Friday, 30 October 2015

Turkey – the carnival atmosphere of Republic Day

29 October

Hello everyone!

Turkey is a relatively young nation. Its land formed the backbone of the Ottoman Empire, which crumbled in the aftermath of its defeat in the First World War. Though not strictly colonised by another nation, it took a few years for the place which we now see as Turkey to officially declare itself a nation, free from any Allied occupation. This announcement was made on October 29th, 1923: Republic Day. 


This is one of the most notable days in the Turkish calendar. It remembers the birth of the nation and reemphasises the importance of their favourite son, Mustapha Kemal Ataturk (the airport in Istanbul is named after him). It was Ataturk who expelled the Allied forces in 1922 and his parliament which formally disbanded the Sultanate, which had ruled for centuries before. When the Republic was officially announced on 29th October in the following year, Ataturk became modern Turkey’s first President.

Ataturk - hero of a nation

A billboard (possibly) reminding people of the date of Republic Day
Festivities take place across the country. One of the recommended places to enjoy Republic Day is a small town on the south coast called Kaş. By remarkable coincidence – it genuinely was as we decided to go before discovering the date of Republic Day – we happened to be staying in Kaş at this particular time.
Location of Kas on a map of Turkey
A photo from an old celebration of Republic Day in Kas' main square
A local drummer in Kas' main square
Turkey, however, has been experiencing a turbulent period in its history. Rocked by bombings in its capital, Ankara, earlier in the month, we were told upon our arrival in the south that a big party wasn’t likely to occur in Kaş for Republic Day. Perfectly understandable.

The aftermath of the Ankara bombings (picture from BBC)

Ever the optimists, we spent the morning of October 29th strolling around the alleys of the town, looking for signs of celebration. What we saw were masses of Turkish flags adorning almost every building. Pride for the nation was clearly unshaken by the earlier atrocities.

An old amphitheatre in Kas
Kaş’s main plaza is situated next to one of its many small harbours. As we ambled towards it in the afternoon sun, the volume seemed to increase. When we caught sight of the square, we saw a small group of men positioning tables from their restaurants…into the square. A canopy of flags hung over the entire square, gently flapping in the light wind. Clearly something was going on.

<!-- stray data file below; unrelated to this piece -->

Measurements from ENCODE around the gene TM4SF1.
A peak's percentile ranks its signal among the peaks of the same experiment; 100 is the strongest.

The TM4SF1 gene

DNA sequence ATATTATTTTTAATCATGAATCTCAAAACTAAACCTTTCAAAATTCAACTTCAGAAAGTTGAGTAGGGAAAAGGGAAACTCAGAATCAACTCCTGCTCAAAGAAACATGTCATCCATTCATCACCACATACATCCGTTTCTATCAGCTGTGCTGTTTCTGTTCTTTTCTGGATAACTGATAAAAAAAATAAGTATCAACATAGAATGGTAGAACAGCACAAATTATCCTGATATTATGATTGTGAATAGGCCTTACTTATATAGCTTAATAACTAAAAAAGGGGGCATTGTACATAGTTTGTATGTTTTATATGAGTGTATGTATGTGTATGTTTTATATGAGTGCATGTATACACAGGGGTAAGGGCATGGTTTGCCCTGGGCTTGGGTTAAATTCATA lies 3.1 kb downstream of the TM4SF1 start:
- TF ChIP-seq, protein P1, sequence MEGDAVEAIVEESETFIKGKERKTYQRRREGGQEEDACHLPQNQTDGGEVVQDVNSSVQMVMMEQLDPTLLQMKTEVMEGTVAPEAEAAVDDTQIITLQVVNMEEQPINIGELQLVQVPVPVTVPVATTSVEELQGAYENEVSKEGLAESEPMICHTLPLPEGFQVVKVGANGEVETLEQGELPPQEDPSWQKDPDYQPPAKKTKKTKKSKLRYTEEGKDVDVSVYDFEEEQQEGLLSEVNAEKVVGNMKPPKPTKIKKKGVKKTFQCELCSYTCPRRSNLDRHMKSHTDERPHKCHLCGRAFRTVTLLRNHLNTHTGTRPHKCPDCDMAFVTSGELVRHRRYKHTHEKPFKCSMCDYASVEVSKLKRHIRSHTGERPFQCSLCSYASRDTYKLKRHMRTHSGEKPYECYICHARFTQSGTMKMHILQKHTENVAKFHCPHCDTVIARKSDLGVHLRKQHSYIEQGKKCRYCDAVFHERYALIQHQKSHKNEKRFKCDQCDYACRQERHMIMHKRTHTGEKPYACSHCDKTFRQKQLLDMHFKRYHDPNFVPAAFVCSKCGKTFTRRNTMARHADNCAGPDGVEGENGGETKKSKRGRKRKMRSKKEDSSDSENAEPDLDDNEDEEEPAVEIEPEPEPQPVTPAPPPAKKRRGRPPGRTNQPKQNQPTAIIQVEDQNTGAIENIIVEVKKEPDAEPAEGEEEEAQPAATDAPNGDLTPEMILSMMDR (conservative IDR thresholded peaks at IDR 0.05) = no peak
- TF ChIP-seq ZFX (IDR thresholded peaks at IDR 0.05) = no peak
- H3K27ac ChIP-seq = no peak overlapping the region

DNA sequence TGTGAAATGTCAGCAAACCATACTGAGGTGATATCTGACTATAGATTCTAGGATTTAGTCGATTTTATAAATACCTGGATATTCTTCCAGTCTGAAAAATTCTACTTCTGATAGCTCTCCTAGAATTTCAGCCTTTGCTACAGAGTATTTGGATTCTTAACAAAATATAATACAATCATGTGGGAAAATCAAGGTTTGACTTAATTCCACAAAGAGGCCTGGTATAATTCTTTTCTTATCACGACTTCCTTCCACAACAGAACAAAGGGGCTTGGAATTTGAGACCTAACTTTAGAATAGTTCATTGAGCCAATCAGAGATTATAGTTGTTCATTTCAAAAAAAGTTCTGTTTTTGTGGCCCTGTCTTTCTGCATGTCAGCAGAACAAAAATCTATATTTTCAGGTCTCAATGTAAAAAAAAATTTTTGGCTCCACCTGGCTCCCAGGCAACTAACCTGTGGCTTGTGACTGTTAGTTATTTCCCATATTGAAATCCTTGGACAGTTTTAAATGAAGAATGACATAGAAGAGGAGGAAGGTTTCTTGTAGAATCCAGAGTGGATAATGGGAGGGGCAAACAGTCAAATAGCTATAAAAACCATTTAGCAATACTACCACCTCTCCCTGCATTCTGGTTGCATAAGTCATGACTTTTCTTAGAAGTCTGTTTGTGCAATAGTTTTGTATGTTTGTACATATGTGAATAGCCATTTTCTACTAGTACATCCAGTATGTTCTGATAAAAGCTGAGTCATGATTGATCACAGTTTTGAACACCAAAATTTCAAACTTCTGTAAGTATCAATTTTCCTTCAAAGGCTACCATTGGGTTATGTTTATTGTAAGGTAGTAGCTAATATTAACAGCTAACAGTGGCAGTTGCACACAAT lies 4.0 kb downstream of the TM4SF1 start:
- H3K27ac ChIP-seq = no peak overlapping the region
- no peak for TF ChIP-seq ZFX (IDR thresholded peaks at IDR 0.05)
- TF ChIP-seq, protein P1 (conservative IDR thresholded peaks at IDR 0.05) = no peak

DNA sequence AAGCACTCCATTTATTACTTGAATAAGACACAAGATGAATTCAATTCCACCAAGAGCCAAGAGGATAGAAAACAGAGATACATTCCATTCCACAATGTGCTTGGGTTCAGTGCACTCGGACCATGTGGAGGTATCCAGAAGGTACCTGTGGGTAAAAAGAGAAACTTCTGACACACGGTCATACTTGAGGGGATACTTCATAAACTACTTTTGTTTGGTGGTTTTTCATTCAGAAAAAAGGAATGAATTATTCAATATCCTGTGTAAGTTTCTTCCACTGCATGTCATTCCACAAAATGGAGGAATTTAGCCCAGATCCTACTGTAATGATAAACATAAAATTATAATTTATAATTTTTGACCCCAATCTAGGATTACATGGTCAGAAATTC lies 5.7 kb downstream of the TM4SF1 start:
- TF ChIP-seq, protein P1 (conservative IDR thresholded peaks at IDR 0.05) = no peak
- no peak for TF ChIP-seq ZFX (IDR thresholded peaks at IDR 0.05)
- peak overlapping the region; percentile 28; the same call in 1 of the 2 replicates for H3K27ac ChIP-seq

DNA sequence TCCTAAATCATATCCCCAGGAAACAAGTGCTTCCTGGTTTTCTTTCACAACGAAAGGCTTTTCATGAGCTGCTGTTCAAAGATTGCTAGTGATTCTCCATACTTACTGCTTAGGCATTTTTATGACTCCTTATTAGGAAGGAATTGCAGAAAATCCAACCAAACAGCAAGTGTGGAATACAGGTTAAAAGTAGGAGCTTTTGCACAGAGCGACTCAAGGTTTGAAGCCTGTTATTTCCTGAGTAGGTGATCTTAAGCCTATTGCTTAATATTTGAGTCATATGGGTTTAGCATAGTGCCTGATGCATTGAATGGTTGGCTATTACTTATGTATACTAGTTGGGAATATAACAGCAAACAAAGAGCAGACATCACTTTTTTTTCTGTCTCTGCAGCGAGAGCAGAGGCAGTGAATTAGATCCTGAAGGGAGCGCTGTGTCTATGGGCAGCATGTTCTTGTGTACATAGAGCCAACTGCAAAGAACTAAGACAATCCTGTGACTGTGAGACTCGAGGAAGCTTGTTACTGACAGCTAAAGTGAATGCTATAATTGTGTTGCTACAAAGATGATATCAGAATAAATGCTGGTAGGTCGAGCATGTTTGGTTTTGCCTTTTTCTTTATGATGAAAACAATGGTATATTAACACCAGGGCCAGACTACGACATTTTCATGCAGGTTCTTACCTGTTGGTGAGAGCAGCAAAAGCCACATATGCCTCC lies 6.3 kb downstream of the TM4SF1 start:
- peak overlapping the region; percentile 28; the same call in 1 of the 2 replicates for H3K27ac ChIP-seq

The main square in Kas, filled with tables in preparation for the evening's events

The main square in Kas
Turns out the big party was on after all! We excitedly made our reservation and were told to be in the square soon after sunset, at around 6:30pm.

Sunset - complete with Turkish flag - from our apartment in Kas

The next few hours were brilliant. It may not have been a truly authentic experience – we were by far not the only foreigners sat at tables in the square – but it was an explosion of Turkish pride.

Two locals capturing their Republic Day
 Red flags were waving frantically as songs capable of perforating eardrums boomed from speakers and the lungs of hundreds of Turks. Possibly thousands. The square was packed, with every table (apart from the table for 29 near us, which arrived so late I wouldn't call it fashionable) enjoying the food being prepared by the plethora of restaurants situated on the three land-facing edges of the square. The other side, where land meets sea, was dominated by a stage flashing its pyrotechnics and hosting a band.

Near the stage, a team of people holding flaming torches paraded through the square

Whilst devouring the salad buffet (my plate mainly consisted of hummus), it was announced that the national anthem would play. Everyone rose. Spines tingled. It was amazing to witness the fervour the locals have for their country. I know this is true in most countries; it still doesn’t make it any less awe-inspiring.

Flag-waving and cheering shortly after the anthem had finished
The band played throughout the evening aside from taking cigarette and drink breaks. Lots of people were drinking, particularly their local liqueur of Raki, which surprised me somewhat. I was told that this is one of the few days in the year where ‘everyone drinks’.

People toasting the Turkish nation

A local man singing his heart out
Any area of the square which wasn’t heaving with tables filled with fish, kebabs and alcohol was space in which to dance. Dance we all did. Even if the band only had a few songs, which they mingled with apparently putting on a CD of more popular hits.

The band

Later on, the night sky looking out towards the Mediterranean was illuminated by a series of fireworks. As you’ll see on the video below, the noise from the square almost drowned out the bang from the fireworks.

Fireworks celebrating Republic Day in Kas' main square

Flag-waving and cheering as the fireworks exploded

With what happened in Ankara earlier in October, I would have completely understood if no large celebration had occurred for Republic Day in Kaş. The Turkish population, rather than mourning death, opted to celebrate life. And how. It was a privilege to be a part of. Happy birthday, Turkey!

Love you all


Wednesday, 28 October 2015

Turkey – A fierce, flare-waving football rivalry

October 25

Hello everyone!

Sport is tribal by nature. One will always support their tribe, yet when pitted against a rival, be it a political, historical, geographical or trivial one, that person will cheer a little bit more vociferously than normal. Anyone who has been with me when Wales have beaten England in the rugby – which has happened quite a few times lately – will be aware of this. The event, the sporting spectacle, becomes much more intense when there is a tribal rivalry attached to it.

Galatasaray fans: notorious for their passion

Fenerbahçe scarves on sale before their derby against Galatasaray

I’ve been lucky to witness quite a few sporting rivalries in my life thus far. From a Severnside derby between Cardiff and Bristol City which was tame due to the kick-off time (Sunday lunchtime) and the gulf in quality between the teams (Cardiff won 3-0) to a hostile and extremely loud ice hockey arena where Slavia and Sparta Prague punched holes into each other, I’ve seen many sporting matches between two sides which openly despise one another.